Uttarakhand chief minister has his facts wrong

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Dehradun : Either he was too naïve about it, or it was a faux passé, but Uttarakhand chief minister Vijay Bahuguna had his facts wrong when he tried to attribute less water in the reservoirs of the state, for the low power generation, resulting in the power shortage that the state has been facing for almost an year now.

Talking to newspersons here, he said that because of the summer months the water levels in the rivers fall resulting in there being less water in the reservoirs and hence fall in power generation. But on the contrary, it is quite the opposite, because of the increase in melting of snow during the summer months, water discharge in the rivers increase resulting in an increase in generation during the summer months.

On the other hand it is actually in the winters, as the water starts freezing in the higher reaches due to the low temperatures that the water discharges in the rivers reduce, which in turn reduces the power being generated in the hydel power projects.

He was also off the mark, when he said that power consumption increases in the summers and goes down in the winters, which is true for the states in the plains. In the mountain states, like Himachal Pradesh and Uttarakhand, power consumption increases in the winters as people switch on heaters to warm the rooms and themselves.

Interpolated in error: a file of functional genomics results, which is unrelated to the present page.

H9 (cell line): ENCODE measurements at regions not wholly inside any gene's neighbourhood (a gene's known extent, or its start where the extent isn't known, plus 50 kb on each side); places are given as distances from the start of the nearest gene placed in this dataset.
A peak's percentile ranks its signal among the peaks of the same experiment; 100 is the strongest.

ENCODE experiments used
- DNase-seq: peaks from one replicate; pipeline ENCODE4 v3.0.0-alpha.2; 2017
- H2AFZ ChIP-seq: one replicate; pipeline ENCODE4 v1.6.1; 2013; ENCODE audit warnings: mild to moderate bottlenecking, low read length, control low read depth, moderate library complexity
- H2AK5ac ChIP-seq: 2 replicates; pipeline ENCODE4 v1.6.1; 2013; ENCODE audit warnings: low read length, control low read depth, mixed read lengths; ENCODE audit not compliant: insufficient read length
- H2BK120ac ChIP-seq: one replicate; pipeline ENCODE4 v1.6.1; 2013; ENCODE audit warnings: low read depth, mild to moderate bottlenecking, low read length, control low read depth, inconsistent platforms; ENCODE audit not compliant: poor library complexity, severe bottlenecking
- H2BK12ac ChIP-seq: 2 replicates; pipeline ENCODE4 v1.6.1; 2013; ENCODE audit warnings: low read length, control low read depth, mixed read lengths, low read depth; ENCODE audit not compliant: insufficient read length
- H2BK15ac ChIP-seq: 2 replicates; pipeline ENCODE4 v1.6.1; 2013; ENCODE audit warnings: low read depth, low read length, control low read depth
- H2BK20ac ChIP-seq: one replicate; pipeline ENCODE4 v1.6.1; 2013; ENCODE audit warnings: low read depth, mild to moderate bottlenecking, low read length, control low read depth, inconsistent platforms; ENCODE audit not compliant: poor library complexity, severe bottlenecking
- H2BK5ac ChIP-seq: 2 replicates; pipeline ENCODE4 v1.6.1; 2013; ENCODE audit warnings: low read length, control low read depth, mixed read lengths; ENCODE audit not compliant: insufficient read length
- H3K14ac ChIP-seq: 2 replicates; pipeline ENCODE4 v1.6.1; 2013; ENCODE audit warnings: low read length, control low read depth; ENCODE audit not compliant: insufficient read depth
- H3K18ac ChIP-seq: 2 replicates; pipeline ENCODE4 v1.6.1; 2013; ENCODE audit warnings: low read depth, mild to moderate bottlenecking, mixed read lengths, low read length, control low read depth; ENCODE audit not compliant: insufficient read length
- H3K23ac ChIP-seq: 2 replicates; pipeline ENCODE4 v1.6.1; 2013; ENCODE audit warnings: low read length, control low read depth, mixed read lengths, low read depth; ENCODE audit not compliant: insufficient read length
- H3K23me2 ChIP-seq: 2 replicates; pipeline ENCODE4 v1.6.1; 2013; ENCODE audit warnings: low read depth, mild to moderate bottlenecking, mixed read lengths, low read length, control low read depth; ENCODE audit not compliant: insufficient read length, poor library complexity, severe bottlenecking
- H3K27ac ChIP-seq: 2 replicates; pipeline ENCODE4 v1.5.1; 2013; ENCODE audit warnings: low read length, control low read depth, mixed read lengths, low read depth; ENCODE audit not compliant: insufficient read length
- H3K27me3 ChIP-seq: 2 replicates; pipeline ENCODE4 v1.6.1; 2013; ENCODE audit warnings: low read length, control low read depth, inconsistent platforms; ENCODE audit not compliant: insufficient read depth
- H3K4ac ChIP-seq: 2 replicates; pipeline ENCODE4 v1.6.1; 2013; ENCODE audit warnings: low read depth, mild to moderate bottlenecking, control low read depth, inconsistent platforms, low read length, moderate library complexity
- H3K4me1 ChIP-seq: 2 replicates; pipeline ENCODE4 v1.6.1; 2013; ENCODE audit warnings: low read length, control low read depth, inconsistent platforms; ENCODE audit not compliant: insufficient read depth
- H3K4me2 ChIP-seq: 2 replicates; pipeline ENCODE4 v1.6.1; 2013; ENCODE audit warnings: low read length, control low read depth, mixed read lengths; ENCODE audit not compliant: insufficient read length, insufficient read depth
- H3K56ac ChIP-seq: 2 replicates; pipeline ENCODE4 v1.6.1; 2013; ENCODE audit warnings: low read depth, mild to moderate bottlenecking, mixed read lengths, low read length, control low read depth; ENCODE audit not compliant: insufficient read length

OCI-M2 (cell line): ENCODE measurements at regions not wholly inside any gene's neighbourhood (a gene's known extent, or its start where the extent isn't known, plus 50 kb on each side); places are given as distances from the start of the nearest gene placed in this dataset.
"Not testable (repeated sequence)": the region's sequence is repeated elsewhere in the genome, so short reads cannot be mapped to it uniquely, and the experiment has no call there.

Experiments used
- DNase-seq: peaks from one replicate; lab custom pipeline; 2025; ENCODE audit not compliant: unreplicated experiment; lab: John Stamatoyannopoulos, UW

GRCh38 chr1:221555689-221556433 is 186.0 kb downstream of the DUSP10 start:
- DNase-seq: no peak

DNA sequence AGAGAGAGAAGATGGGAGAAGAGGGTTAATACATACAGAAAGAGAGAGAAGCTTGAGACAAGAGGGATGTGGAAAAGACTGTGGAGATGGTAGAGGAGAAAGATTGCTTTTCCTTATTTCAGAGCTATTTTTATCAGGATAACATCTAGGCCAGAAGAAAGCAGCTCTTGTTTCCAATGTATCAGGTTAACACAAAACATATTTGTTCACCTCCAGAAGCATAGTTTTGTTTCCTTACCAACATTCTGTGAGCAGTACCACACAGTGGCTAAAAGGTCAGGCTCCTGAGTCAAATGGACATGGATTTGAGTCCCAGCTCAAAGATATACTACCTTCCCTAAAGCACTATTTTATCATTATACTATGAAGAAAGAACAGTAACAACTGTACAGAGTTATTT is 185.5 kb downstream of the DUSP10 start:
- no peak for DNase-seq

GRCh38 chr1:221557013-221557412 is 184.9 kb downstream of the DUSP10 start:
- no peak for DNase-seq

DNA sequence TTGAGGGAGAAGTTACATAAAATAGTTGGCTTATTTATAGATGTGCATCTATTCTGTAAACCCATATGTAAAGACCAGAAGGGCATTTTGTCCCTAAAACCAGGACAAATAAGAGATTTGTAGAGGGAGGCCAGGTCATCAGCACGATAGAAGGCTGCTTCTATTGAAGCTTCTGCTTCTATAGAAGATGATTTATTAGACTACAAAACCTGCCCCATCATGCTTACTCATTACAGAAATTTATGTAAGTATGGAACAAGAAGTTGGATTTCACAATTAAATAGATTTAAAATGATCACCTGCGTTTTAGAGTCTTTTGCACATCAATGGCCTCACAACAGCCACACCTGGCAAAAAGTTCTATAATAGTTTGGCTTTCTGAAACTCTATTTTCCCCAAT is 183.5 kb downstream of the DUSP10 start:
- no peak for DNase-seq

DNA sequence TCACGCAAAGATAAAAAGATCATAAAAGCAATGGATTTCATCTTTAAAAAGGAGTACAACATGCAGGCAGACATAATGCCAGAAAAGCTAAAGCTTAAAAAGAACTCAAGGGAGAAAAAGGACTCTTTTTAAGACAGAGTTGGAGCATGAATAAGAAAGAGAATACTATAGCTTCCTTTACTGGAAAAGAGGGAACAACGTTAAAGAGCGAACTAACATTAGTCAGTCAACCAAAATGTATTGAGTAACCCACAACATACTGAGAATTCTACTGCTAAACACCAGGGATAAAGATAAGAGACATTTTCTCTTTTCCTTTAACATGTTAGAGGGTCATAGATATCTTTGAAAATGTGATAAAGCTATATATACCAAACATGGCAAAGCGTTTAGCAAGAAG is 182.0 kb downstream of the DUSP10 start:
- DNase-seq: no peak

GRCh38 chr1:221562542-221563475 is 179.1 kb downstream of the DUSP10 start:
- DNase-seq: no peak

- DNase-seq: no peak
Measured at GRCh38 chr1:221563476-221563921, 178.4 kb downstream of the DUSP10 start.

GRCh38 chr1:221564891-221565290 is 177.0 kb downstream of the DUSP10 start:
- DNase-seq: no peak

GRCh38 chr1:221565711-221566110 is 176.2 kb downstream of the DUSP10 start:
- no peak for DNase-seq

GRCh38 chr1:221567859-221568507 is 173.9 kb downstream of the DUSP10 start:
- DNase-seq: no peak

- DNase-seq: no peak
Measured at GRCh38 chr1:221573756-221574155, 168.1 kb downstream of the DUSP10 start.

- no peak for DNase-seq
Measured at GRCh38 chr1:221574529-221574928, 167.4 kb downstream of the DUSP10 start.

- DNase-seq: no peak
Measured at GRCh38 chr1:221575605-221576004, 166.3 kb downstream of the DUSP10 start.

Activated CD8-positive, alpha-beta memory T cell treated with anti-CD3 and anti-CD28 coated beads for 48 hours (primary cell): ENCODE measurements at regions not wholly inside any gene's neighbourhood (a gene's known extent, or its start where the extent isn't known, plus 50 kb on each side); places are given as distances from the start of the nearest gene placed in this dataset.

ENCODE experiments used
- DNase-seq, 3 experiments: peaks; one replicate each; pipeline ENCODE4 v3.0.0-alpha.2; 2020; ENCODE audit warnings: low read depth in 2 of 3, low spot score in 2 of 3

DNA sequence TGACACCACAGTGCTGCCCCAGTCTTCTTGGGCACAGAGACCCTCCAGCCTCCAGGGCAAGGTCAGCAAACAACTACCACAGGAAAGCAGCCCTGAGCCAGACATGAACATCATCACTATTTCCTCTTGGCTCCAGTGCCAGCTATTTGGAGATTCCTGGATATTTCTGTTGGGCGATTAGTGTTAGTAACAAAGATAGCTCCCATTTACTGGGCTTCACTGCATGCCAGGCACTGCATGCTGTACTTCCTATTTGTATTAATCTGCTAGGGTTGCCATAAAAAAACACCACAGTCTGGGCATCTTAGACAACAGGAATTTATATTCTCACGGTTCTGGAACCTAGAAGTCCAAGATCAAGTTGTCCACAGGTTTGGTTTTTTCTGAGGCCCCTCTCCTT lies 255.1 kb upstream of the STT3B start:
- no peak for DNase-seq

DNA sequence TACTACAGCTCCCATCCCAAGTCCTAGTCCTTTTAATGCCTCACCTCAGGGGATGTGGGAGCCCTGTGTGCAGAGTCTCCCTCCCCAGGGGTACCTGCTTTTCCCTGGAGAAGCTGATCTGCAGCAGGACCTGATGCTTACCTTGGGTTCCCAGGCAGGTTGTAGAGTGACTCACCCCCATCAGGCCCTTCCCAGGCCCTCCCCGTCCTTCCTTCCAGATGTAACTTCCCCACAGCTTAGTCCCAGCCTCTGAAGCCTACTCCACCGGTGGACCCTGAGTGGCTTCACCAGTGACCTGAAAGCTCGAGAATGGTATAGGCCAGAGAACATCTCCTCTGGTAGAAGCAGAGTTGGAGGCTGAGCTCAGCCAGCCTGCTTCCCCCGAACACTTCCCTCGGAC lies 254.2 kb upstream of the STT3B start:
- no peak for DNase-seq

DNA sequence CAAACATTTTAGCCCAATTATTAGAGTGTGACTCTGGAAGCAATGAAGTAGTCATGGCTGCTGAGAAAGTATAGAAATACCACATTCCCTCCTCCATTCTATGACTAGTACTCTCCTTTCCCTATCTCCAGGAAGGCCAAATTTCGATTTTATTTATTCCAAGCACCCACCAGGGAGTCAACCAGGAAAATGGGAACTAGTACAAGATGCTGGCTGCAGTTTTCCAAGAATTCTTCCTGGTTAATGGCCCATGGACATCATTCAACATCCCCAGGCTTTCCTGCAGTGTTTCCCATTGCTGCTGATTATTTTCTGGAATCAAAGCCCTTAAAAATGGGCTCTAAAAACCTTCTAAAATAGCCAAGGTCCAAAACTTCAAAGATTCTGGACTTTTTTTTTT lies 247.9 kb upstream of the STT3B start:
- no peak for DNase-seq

It is because of this that Himachal Pradesh has a banking agreement with Punjab, Delhi and some other states of the plains. Himachal has excess power during the summers because of increased generation and lower consumption, which it gives to the states of Punjab, Delhi, Haryana and Rajasthan, where power consumption increases due to use of air conditioners, fans and for running tubewells for irrigation purposes, on a banking agreement.

During the winters, when consumption in the state increases as most of the houses resort to using heaters to warms themselves and room, and generation in the power projects falls down due to less water discharge of the rivers, the gap between supply and demand widens. To meet its power needs during these months, it takes back the power that it has given to the other states during the summer to meet its shortfall and ensure there are no power cuts.

The power generation peaks during the monsoons when the rivers are in spate, but when the silt levels in the rivers go up due to torrential rains or severe landslides and landslips and there are fears that the turbines could be damaged, water is diverted and generation is stopped. But this happens for a a day or two, and as the silt levels come down generation again starts. Most of the hydel projects generate the maximum power during the monsoon months.

A journalist with over 40 years of experience, Jagdish Bhatt is Editor Hill Post (Uttarakhand). Jagdish has worked with India's leading English dailies, which include Times of India, Indian Express, Pioneer and several other reputed publications. A highly acclaimed journalist, Jagdish is a recipient of many awards, latest being the 2011 Development Journalism Award. He lives in Dehra Dun.

1 Comment

  • This happens if you choose uneducated leaders from families.. Or Reservation of families over merit….

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